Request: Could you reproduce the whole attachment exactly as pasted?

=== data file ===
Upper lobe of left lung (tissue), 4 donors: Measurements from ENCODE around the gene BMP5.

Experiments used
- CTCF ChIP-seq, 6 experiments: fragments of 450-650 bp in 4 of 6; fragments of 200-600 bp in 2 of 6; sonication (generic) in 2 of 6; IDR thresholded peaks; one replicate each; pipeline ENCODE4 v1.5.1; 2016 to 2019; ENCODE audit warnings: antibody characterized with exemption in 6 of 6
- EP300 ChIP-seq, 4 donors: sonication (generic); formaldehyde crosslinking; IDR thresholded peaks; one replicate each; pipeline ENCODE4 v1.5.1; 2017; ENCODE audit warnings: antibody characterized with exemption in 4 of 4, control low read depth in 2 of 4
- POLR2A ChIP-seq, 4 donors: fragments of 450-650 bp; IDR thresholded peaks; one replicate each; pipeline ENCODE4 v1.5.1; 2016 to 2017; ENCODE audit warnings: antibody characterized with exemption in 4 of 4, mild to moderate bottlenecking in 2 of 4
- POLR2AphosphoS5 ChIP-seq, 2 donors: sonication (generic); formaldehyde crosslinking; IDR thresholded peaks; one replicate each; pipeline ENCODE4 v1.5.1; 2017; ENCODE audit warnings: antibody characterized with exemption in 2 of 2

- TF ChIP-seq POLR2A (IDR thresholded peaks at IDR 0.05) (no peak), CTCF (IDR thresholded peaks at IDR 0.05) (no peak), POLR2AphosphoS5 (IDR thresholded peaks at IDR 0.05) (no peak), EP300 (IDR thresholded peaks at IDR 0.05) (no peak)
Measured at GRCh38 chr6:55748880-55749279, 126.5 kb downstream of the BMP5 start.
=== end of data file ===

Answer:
Upper lobe of left lung (tissue), 4 donors: Measurements from ENCODE around the gene BMP5.

Experiments used
- CTCF ChIP-seq, 6 experiments: fragments of 450-650 bp in 4 of 6; fragments of 200-600 bp in 2 of 6; sonication (generic) in 2 of 6; IDR thresholded peaks; one replicate each; pipeline ENCODE4 v1.5.1; 2016 to 2019; ENCODE audit warnings: antibody characterized with exemption in 6 of 6
- EP300 ChIP-seq, 4 donors: sonication (generic); formaldehyde crosslinking; IDR thresholded peaks; one replicate each; pipeline ENCODE4 v1.5.1; 2017; ENCODE audit warnings: antibody characterized with exemption in 4 of 4, control low read depth in 2 of 4
- POLR2A ChIP-seq, 4 donors: fragments of 450-650 bp; IDR thresholded peaks; one replicate each; pipeline ENCODE4 v1.5.1; 2016 to 2017; ENCODE audit warnings: antibody characterized with exemption in 4 of 4, mild to moderate bottlenecking in 2 of 4
- POLR2AphosphoS5 ChIP-seq, 2 donors: sonication (generic); formaldehyde crosslinking; IDR thresholded peaks; one replicate each; pipeline ENCODE4 v1.5.1; 2017; ENCODE audit warnings: antibody characterized with exemption in 2 of 2

- TF ChIP-seq POLR2A (IDR thresholded peaks at IDR 0.05) (no peak), CTCF (IDR thresholded peaks at IDR 0.05) (no peak), POLR2AphosphoS5 (IDR thresholded peaks at IDR 0.05) (no peak), EP300 (IDR thresholded peaks at IDR 0.05) (no peak)
Measured at GRCh38 chr6:55748880-55749279, 126.5 kb downstream of the BMP5 start.